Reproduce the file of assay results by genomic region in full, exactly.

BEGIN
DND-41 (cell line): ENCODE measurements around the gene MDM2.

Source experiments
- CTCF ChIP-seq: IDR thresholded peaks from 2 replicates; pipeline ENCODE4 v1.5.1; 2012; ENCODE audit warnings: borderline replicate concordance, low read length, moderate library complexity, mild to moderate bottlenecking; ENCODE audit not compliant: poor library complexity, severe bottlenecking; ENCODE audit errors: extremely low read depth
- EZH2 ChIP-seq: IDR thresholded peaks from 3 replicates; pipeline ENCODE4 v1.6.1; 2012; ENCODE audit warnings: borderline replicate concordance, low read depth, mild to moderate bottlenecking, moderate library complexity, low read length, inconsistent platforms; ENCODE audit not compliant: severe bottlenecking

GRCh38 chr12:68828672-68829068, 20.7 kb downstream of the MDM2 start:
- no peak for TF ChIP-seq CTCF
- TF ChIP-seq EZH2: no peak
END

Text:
DND-41 (cell line): ENCODE measurements around the gene MDM2.

Source experiments
- CTCF ChIP-seq: IDR thresholded peaks from 2 replicates; pipeline ENCODE4 v1.5.1; 2012; ENCODE audit warnings: borderline replicate concordance, low read length, moderate library complexity, mild to moderate bottlenecking; ENCODE audit not compliant: poor library complexity, severe bottlenecking; ENCODE audit errors: extremely low read depth
- EZH2 ChIP-seq: IDR thresholded peaks from 3 replicates; pipeline ENCODE4 v1.6.1; 2012; ENCODE audit warnings: borderline replicate concordance, low read depth, mild to moderate bottlenecking, moderate library complexity, low read length, inconsistent platforms; ENCODE audit not compliant: severe bottlenecking

GRCh38 chr12:68828672-68829068, 20.7 kb downstream of the MDM2 start:
- no peak for TF ChIP-seq CTCF
- TF ChIP-seq EZH2: no peak